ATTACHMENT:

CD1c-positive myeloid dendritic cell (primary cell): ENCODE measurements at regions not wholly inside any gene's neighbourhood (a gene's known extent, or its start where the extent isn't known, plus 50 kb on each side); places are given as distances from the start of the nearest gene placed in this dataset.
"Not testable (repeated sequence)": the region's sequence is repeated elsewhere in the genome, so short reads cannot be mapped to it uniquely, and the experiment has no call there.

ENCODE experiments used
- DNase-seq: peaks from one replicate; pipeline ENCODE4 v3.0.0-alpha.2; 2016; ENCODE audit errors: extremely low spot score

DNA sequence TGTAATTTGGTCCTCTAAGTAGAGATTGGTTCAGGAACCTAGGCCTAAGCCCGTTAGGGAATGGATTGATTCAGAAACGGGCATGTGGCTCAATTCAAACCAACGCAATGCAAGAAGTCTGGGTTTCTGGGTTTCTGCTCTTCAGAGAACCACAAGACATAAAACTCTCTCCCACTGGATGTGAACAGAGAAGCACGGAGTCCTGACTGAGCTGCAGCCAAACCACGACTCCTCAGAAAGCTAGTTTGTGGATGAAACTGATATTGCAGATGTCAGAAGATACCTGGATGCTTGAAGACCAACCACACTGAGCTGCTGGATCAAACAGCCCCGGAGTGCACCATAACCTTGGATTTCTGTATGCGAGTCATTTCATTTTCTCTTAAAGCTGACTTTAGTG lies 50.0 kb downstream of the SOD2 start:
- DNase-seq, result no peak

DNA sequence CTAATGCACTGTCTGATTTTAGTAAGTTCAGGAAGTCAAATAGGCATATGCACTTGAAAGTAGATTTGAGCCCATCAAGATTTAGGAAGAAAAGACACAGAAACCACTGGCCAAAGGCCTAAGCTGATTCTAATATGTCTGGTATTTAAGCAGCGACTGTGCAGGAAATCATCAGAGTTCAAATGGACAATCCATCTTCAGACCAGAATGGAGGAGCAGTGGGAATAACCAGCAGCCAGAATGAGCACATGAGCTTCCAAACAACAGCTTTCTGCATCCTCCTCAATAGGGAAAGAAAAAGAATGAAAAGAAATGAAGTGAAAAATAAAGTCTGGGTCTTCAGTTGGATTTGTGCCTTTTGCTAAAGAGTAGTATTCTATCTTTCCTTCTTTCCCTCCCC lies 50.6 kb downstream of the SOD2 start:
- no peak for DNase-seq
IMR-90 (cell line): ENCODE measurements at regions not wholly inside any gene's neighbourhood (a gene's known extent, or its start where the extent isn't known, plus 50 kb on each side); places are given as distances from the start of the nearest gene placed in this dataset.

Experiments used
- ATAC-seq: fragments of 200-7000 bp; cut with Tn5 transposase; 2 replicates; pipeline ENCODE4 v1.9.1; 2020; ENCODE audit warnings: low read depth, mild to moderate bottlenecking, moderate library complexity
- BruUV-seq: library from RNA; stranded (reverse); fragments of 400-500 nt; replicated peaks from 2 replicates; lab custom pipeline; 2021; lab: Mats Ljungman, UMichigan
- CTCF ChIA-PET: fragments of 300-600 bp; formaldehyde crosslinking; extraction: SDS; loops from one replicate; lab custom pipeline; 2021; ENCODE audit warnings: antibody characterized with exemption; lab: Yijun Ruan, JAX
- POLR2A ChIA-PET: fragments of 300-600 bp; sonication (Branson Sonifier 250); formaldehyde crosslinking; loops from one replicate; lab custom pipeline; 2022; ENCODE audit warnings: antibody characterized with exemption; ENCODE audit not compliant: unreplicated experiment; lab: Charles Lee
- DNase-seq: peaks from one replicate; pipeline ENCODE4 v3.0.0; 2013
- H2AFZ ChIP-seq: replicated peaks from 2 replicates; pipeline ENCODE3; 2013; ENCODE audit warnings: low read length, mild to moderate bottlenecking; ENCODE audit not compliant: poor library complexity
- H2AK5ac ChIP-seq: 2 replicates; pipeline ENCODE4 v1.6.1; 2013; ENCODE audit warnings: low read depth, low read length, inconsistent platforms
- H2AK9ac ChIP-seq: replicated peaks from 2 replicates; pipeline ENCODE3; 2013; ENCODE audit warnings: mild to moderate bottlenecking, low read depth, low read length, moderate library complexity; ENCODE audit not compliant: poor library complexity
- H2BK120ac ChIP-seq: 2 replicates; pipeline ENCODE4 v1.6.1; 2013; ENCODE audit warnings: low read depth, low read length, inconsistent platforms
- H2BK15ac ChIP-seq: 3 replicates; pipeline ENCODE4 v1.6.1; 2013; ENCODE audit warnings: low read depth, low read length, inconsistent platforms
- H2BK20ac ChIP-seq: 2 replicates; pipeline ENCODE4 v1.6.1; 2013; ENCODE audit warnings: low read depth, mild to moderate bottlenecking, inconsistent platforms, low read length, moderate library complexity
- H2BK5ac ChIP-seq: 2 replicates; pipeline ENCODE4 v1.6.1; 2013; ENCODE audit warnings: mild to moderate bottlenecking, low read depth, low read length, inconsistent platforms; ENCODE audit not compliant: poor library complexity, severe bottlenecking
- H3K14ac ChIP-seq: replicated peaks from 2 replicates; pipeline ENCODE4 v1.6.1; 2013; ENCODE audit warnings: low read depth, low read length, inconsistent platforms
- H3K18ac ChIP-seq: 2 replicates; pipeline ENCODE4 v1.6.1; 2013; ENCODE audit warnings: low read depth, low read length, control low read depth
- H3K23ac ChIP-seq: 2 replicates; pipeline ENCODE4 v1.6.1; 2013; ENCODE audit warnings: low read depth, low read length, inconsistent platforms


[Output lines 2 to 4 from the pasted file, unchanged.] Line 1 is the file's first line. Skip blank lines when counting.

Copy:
"Not testable (repeated sequence)": the region's sequence is repeated elsewhere in the genome, so short reads cannot be mapped to it uniquely, and the experiment has no call there.

ENCODE experiments used
- DNase-seq: peaks from one replicate; pipeline ENCODE4 v3.0.0-alpha.2; 2016; ENCODE audit errors: extremely low spot score